Finding yourself after a breakup


When divorce or separation from a partner happens, the recovery time is different for each person. The recovery work of breakups especially divorce is difficult, complicated and long.

The unique grief of heartache is hard work. You feel like crap. You wonder if you’ll ever be happy again. You can’t sleep. Concentration is almost impossible. You sigh all the time. The thing is recovery from a breakup, especially after a long marriage, always takes longer than we want it to and longer than we think it will. And according to our friends and family, longer than it should. Am I right? People who care about us (who haven’t been through divorce) just want us to hurry up and feel better. I know that because a close family of mine is going through that.

The grief and recovery work you have to do especially after a divorce you didn’t want is complicated. You have to grieve the loss of not just your partner, but the loss of your dreams, the loss of what you thought your future would be, the loss of connections and traditions that went along with your marriage.

The thing is, your family and friends often just won’t get what divorce recovery involves. People who have no experience with a breakup after a long-term relationship say dumb things like, “Just get over it. You’re better off without him (or her.)” Or they give advice like, “You need to move on!” “You should be over this by now!” Or the worst: “You need to start dating.”

Now if the person who is advising you has never been in your shoes, where the person you have invested your life energy and time and love into for 10 or 20 or 33 years, they simply don’t get the devastation and loss you feel. They don’t understand your despair that your partner didn’t think you were worth being faithful to. Or that you weren’t fun enough or sexy enough or attentive enough or smart enough to stay married to. And not only that, by the time you find this out, they have usually already hooked up with someone who fits their new definition of who they want. But then again, our culture is unrealistic about divorce and recovery from it.

Another roadblock to recovery is that our culture doesn’t get it either. In the movies, you seldom see the children having to shuffle back and forth between Mom’s house and Dad’s house. Our screens seldom show the dysfunction that is the norm with many divorces or dealing with how complicated every single holiday or family function becomes. And come to think of it, there are no cultural rituals to get closure. There is acceptance, but as you’ve probably heard, there is no closure like there would eventually be if your partner had died. With divorce you have to keep seeing the body over and over again and your ex is usually beaming because he or she is finally with “the love of my life” while you’re still in the “fetal position” stage of grief.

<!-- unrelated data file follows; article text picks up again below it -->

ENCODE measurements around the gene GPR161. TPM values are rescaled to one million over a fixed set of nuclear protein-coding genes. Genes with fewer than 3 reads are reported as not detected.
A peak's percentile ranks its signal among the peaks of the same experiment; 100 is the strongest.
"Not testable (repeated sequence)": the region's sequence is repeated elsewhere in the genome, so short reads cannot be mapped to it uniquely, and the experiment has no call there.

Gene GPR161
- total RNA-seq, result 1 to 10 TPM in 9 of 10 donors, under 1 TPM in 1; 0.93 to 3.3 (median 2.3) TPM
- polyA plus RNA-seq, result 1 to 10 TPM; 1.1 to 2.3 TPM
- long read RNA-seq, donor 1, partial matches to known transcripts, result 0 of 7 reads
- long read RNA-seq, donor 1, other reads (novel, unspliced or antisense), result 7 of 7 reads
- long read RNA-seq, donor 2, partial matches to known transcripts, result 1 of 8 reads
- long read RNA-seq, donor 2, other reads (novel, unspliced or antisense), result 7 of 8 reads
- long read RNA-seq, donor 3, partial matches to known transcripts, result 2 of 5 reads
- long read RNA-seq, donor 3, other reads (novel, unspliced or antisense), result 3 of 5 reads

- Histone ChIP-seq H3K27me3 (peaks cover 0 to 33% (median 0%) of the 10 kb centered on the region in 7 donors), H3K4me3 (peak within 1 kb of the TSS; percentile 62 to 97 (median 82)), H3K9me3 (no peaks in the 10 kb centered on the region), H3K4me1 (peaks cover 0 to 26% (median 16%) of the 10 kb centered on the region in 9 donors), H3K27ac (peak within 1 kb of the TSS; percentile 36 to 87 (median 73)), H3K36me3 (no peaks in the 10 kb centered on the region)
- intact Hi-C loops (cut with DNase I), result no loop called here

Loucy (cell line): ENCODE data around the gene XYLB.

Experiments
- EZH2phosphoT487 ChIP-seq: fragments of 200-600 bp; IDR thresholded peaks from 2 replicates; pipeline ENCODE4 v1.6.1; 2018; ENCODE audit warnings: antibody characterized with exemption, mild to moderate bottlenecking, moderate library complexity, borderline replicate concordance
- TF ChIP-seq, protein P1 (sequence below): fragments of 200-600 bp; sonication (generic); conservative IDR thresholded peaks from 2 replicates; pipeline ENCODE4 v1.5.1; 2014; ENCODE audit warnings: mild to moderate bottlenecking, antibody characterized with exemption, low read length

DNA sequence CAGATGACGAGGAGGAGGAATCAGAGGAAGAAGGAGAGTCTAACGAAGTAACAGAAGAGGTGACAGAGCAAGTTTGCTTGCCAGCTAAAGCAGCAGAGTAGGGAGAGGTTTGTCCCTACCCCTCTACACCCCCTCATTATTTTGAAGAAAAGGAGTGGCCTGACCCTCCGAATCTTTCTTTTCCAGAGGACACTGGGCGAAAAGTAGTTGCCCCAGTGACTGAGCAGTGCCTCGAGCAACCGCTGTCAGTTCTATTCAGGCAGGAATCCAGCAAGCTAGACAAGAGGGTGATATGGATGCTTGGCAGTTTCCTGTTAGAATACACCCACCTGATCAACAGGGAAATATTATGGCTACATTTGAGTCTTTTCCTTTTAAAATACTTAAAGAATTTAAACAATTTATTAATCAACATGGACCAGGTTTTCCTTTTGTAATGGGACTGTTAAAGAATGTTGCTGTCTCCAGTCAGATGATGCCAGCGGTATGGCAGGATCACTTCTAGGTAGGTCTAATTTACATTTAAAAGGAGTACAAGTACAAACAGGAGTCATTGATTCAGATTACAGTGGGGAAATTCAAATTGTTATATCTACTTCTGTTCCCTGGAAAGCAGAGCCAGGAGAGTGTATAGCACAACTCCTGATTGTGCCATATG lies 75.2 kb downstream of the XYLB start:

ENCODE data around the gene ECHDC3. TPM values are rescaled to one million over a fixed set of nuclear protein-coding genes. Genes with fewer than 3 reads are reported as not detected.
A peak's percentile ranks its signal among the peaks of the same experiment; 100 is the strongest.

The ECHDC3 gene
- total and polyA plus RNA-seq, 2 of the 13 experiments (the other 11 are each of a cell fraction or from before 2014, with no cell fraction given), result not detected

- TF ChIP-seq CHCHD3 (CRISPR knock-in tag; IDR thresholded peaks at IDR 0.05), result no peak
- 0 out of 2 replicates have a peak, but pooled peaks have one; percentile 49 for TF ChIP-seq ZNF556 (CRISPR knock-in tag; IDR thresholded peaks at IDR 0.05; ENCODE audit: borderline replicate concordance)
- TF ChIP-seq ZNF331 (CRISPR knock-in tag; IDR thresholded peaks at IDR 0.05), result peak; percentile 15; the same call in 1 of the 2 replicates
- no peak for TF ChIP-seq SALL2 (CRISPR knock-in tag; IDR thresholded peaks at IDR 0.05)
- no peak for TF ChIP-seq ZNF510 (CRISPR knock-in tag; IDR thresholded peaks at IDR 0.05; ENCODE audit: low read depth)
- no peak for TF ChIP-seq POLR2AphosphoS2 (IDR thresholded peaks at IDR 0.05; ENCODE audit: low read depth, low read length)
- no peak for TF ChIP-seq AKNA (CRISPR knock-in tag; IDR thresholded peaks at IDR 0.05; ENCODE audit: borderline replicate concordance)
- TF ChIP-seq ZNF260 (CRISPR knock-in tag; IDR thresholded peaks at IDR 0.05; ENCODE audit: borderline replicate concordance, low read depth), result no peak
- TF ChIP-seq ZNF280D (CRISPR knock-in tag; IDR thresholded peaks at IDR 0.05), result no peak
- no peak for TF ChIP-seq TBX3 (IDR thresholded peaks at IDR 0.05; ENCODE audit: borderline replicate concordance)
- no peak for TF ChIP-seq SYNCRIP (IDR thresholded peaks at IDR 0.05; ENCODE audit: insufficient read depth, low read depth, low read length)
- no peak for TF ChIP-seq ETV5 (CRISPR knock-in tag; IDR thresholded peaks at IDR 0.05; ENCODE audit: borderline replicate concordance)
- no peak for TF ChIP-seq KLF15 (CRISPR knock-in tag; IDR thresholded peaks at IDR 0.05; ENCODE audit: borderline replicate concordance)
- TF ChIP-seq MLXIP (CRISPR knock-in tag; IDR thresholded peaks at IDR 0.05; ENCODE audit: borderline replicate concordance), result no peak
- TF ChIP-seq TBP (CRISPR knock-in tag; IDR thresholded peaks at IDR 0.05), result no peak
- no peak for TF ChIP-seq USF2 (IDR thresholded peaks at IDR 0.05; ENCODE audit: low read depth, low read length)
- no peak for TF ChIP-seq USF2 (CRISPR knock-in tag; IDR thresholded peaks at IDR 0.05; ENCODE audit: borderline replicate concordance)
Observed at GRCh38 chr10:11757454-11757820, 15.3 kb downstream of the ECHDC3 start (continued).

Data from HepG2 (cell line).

If your spouse had just passed away, there wouldn’t be all the doubts about yourself or your worthiness or your faults. You wouldn’t have to realize that they wanted to be in someone else’s bed instead of yours. You wouldn’t keep second-guessing yourself and obsessing about what you could have done differently or what they are doing together now. On top of that, our culture doesn’t give us time off for divorce grieving or divorce recovery. We’re expected to be able to move on with no trouble at all. If your spouse dies, you get some time to deal with that. But its not so with divorce. No one’s dead even though it feels like you are, even though you’re still breathing.

The steps to recovery are the hardest stages you will ever get across. But once you have made up your mind to succeed and get through it, you will.
Denial
Anger
Bargaining
Letting Go
Acceptance

Divorce grief doesn’t mean you do a step of grief a day and cross it off the list and move on. No way…you need to take your time to properly get over this grief. This might take months. The steps you crossed off quickly immediately sneak back in when you hear a favorite song or watch a movie the two of you used to see together. The despair and rage and exhaustion you feel is hard enough, but then you start feeling incompetent that you’re not dealing with this more quickly. Just remember: divorce recovery means lamenting the loss of not just your partner, but the loss of your dreams, the loss of what you thought your future was going to look like, the loss of relationships and connections that went along with your marriage. Those are losses that change almost everything about your life.

After this stage of grief, you need to move on to the next stage of getting better or else we start condemning ourselves (and people who love us) to a life of heartache and self-pity, which isn’t a pretty picture and sadly, some people end up there.

To recover quickly, you need to do the following…
*Take care of yourself physically
*Move forward at your own pace. Be kind to yourself.
*Simplify your life as much as possible.
*Hit the pause button on non-essential obligations.
*Hit the pause button on relationships that are not helping you move forward.
*Avoid numbing yourself with drugs, alcohol etc.
*Find a few supportive people who will let you be yourself through the process.
*Set boundaries on your grieving.
*Give yourself at least a day off to cry your eyes out. Drink alcohol, eat fattening unhealthy foods…Trust me, it helps a great deal in this process.
*Go to church. It can provide the connection, encouragement and inspiration you need.
*Last but not the least, Decide you’re not going to let one dumb person destroy your life, and then get help to make that decision a reality.

I heard this last comment from a movie I watched during the week “If our partner is dumb enough to leave, we have to be smart enough to let them go.” Get help with that process.
To our happiness. Cheers.

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Breakups


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